Sunday, March 18, 2007

It's Hard Out There for a Hillbilly


Welcome to "The Gods Are Bored," your foul-weather friend! Through storms large and small, we'll entertain y'all!
With apologies to Jeff Foxworthy:
You know you're a hillbilly when you don't need a sled. You've got a car!
(Now, don't forget the rule. If you are a hillbilly, you can use the word "hillbilly." If you aren't and you say it in the wrong company, you must not value your teeth too much.)
We had a bruiser of a sleet storm here where I live on Friday night. Actually the sleet started around noon and kept pelting everything until about 10:00 at night. It never did change to snow.
The storm left behind three inches of white concrete, slippery as a mortgage banker. But hey. If it's white, a hillbilly will drive on it.
I learnt to drive in the mountains. In those parts, you don't drive in snow you're pretty much housebound for three or four months of the year.
Okay, yes, it's tom foolishness. I've got a cousin, for instance, who got his Ford Bronco stuck in a snowdrift on an untraveled road in the wake of a blizzard. He had gone out for a quart of ice cream. That's it. A quart of ice cream.
It's hillbilly thinking like this that leads to 50 mile backups on interstate highways, like the one on I-80 in Pennsylvania a few weeks ago. Gridlock on a massive scale, through the Poconos and beyond.
Anyway, to make a long story short, the morning after the sleet storm I scraped off my fabulous 1994 Ford Escort (no snow tires) in order to go pet cats at the animal shelter. My daughter and I volunteer. What's a little weather, eh?
So today I thought nothing of driving to Ridley Creek State Park for my Druid group's equinox celebration. Off I tootle, proudly displaying my "Appalachian Pride" and "I Love Turkey Vultures" bumper stickers.
There was only one problem. The celebration had been cancelled. The cancellation was there, plain to see on the message board, but heck. I'm a hillbilly. I think like a hillbilly. I didn't check the message board. I drove the 45 miles to the state park and was surprised when no one else showed up.
Once I got there, did it matter to me that all but one road in the park had been blocked by orange cones? Naaah. I figured my fellow Druids would find me by the visitor's center.
By the way, the park was sheathed in ice to the plimsol line. And there were people out jogging in it. They just weren't Druids.
So, after figuring out that I'd been foxed by my hillbilly brain, I gunned the Escort for the trip home. After a few spectacular skids and a spinning tire or three, my Escort and I returned across the Delaware to hearth and home. At which time I checked the Llyn Hydd Grove message board. Wiser urban heads prevailed.
All was not lost on the day. I watched a perfectly spectacular turkey vulture do its aerial thing over the woods in the park. Who could ask for anything more?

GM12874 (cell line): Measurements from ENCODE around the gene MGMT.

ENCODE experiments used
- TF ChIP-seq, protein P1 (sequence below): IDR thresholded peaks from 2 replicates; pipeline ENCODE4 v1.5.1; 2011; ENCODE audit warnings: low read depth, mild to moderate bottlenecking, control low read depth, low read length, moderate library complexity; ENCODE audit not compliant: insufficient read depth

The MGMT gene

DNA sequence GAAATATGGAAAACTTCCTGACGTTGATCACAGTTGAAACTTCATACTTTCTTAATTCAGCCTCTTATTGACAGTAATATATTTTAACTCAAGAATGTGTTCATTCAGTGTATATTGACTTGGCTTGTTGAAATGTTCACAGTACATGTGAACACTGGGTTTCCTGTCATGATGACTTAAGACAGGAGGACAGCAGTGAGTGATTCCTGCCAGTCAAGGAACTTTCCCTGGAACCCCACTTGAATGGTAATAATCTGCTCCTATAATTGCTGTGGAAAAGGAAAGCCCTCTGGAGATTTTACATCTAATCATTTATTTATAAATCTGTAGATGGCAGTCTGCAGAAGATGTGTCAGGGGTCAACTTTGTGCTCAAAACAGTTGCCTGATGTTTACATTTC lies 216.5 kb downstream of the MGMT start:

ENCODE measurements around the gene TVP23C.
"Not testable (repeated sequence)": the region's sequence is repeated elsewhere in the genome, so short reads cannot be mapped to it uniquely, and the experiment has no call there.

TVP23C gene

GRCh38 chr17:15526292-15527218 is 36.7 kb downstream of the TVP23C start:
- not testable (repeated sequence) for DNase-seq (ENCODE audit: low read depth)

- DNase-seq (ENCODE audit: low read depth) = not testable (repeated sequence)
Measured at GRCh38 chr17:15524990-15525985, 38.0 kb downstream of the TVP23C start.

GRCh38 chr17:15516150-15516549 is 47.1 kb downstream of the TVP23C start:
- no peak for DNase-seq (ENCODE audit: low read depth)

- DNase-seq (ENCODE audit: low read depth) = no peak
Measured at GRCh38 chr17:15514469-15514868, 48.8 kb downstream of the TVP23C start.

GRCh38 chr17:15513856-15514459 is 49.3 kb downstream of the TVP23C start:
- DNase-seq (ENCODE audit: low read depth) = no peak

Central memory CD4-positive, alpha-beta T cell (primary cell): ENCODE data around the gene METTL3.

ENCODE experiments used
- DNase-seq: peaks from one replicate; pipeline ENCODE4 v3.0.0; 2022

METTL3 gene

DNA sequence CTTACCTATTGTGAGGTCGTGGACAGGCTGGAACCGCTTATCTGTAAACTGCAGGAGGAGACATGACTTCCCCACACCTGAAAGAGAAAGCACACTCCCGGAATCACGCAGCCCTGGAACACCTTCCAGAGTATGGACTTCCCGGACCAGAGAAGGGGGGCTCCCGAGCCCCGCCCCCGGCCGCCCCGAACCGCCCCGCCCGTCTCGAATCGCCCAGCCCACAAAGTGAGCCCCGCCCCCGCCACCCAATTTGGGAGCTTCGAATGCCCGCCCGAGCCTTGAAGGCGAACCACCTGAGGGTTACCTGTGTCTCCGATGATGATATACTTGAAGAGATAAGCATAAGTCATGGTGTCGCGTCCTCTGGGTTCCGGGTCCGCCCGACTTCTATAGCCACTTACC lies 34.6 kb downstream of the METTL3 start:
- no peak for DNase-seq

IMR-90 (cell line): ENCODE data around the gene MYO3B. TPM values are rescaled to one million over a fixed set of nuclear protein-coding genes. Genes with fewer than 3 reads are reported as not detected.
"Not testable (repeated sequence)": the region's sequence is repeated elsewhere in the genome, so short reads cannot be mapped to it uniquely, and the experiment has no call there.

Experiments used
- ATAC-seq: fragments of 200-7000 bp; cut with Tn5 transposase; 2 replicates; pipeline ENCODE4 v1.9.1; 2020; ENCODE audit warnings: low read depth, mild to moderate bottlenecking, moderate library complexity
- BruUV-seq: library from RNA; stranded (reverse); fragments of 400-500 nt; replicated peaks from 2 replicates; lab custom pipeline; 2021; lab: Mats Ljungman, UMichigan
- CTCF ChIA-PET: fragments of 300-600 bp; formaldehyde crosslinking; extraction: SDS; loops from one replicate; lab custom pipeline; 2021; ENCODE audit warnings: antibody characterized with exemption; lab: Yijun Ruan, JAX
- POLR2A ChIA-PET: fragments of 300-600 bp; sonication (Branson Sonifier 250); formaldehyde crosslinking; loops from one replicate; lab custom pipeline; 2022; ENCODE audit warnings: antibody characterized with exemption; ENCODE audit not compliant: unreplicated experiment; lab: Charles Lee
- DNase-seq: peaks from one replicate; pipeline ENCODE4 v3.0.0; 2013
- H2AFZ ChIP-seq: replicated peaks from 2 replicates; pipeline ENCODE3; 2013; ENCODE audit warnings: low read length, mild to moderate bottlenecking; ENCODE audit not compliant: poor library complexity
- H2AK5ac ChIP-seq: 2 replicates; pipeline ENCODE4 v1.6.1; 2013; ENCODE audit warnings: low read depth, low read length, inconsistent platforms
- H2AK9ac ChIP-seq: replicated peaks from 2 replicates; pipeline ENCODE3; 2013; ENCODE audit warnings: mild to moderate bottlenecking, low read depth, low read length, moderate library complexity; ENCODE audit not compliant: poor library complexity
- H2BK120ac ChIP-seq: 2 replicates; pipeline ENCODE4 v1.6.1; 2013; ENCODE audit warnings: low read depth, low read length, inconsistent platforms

In closing I will let my readers know that if they ever need a quart of ice cream during a sleet storm, they need only call upon someone who grew up in Appalachia or who has lived there through one winter. White precipitation is part of the package, you let it slow you down a little. Not a lot.
FROM ANNE
STAR 14 APPALACHIAN

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4 Comments:

At March 19, 2007 , Blogger Rosie said...

There's a non-OBOD Gorsedd about an hour and a half south from me with their own standing stones. I wouldn't mind getting a grove together closer to me and checking into affiliating with them. Actually, my farm would be a great place to put a circle. I lack your hillbilly je ne sais quoi, being from the lowcountry. Snow driving scares me way too much.

 
At March 19, 2007 , Blogger BBC said...

I've had an eighteen wheeler through some of the worst storms in all the states, not because I wanted to, but because it was part of the job.

Deep snow, pure ice, floods, done it all. The hillbilly in me got me through them. Well, and the fact that I used to drive race cars and developed some good skills there.

Boy, glad I don't have to do that anymore. I dropped my Class A CDL when I moved here.

A little rain here, just enough for nature to bring the area back to her full glory.

 
At March 19, 2007 , Blogger Hecate said...

Son, D-i-L, G/Son and I gave up on making it to the mountains due to the bad weather. Three weeks from now. We'll send love to you this Saturday when my circle gathers for Osatara. Hope it's warm enough for the whole crowd (this one's a family affair) to gather on my screen porch.

 
At March 20, 2007 , Blogger Interrobang said...

I can't say that I'm a hillbilly, since there are no hills at all where I'm from originally (the closest ones are the Rocky Mountains, three hours' or so drive to the west), and even though where I live now is the Deep South (in a manner of speaking), still no hills. I will cop to being a provincial, a colonial, and sometimes to being a hick from the sticks, though.

But don't even talk to me about snow driving. Just this winter we had a blizzard that dumped three feet of snow on my neighbourhood -- in thirty hours, no less. You could look out the window and watch it piling up. We were lucky -- 45 minutes' drive north of here, they got five and a half feet. *grin*

 

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